DECATUR City council members voted July 10 to approve the issuance of $947,000 in water and sewer revenue bonds to finance design and construction corrections to the new wastewater treatment plant.
The additional financing for the wastewater treatment plant, which went online last month, is necessary because a crack in the rock was allowing water from a nearby creek to leak into the pit dug for the new plant.
Engineers solved the issue by raising the plant from completely below ground to partially above, but the changes in plans cost the city an additional $947,000.
The ordinance passed 5- 0 after a short public hearing, which was unattended. Alderman James Jessen was not present to provide the sixth vote.
City utilities manager James Boston reported the new plant has been up and running for about seven weeks. He said Crossland Construction should have all the Ãodds and ends wrapped upÃ® and complete their work on the plant in the next 30 days.
Boston said he had two insurance quotes on the plant, one from Grand Insurance for $21,097 per year and another from Farmers Insurance for $8,403 per year. Boston said the two policies seemed comparable with $3.5 million in coverage for the plant, including coverage for wind and electrical damage.
ÃI want to make sure weÃ-re comparing apples to apples,Ã® he told the council.
Mayor Bill Montgomery asked Boston to get a quote from the Arkansas Municipal League as well, explaining that the City of DecaturÃ-s buildings and vehicles are insured with the Municipal League.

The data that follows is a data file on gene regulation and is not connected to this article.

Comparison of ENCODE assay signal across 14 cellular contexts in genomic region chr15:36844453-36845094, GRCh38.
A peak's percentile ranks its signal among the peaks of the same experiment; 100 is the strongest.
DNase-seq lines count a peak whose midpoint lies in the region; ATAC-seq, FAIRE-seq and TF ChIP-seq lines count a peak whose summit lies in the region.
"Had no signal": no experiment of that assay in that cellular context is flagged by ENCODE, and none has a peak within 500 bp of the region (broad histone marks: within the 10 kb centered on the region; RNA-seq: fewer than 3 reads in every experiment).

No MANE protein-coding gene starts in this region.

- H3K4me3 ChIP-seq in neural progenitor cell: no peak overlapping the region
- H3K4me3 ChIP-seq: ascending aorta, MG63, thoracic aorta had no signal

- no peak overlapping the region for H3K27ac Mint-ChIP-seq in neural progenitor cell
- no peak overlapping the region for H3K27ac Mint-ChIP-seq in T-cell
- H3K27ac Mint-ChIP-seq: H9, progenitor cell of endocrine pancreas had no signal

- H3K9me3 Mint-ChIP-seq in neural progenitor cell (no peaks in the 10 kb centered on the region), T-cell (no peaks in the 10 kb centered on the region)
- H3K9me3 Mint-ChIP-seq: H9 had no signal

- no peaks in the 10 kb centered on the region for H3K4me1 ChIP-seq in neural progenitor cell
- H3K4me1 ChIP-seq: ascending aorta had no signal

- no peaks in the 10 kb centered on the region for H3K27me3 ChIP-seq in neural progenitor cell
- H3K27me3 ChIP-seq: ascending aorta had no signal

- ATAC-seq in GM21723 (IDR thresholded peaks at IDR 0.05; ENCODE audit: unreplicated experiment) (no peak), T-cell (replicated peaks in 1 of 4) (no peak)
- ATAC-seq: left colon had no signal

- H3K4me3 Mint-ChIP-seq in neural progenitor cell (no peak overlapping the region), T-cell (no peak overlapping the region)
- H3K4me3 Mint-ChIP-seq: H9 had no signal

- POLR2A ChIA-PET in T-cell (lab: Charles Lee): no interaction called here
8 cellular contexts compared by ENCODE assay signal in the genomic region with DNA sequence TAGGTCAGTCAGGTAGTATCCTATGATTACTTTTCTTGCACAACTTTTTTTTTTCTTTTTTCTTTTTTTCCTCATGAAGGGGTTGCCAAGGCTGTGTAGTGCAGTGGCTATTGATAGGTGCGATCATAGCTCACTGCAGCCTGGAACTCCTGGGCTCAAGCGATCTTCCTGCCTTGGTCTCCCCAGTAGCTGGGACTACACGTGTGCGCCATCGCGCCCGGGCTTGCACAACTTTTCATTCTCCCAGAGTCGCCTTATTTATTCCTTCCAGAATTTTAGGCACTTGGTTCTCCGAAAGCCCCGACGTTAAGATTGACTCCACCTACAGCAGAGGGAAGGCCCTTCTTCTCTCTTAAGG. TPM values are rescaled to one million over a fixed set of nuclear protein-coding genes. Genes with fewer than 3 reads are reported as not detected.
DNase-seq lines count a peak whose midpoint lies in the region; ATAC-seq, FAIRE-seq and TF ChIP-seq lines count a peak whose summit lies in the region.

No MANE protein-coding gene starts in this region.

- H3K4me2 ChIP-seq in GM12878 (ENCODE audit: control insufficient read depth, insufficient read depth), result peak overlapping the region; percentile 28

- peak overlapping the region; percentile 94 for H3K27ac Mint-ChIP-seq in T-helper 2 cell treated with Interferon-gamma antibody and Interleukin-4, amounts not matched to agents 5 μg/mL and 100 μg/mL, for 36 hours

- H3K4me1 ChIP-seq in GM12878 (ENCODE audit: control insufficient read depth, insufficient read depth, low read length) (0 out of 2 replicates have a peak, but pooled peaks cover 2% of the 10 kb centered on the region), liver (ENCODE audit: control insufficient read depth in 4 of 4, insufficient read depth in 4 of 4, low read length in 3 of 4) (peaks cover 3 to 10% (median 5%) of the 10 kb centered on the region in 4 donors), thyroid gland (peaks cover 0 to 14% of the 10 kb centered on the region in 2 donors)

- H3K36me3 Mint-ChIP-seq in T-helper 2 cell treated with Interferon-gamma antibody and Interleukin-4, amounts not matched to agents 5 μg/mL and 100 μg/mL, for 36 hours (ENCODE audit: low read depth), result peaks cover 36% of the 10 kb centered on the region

Boston also reported that the wastewater department is still having to add a considerable amount of alum to the sewage to remove the phosphorus. Project engineer Johnny Quinn said the design for the new plant was chosen for itÃ-s ability to remove phosphorus from the wastewater biologically.
ÃThatÃ-s where weÃ-re headed, but weÃ-re not there,Ã® he said.
The plant manufacturer has told city officials that it will take more time for the micro-organisms to build up to the optimum level to remove phosphorus, Quinn explained.
Quinn said the plant has three separate treatment tanks, and he plans to discontinue adding alum to one tank to see if the plant can reduce the phosphorus biologically.
Quinn said the plant will always have to use some alum, but he would like to minimize the
use of the chemical because it is expensive and it creates sludge which then has to be removed, creating another expense.
In other business, Montgomery said the Decatur Police Department has sold 122 dog tags so far. He asked all community members who havenÃ-t registered their dogs to do so as soon as possible.
Montgomery said the police department picked up 16 dogs in July, and the cityÃ-s dog pound was filled to capacity on two different occasions.
News, Pages 1, 2 on 08/19/2009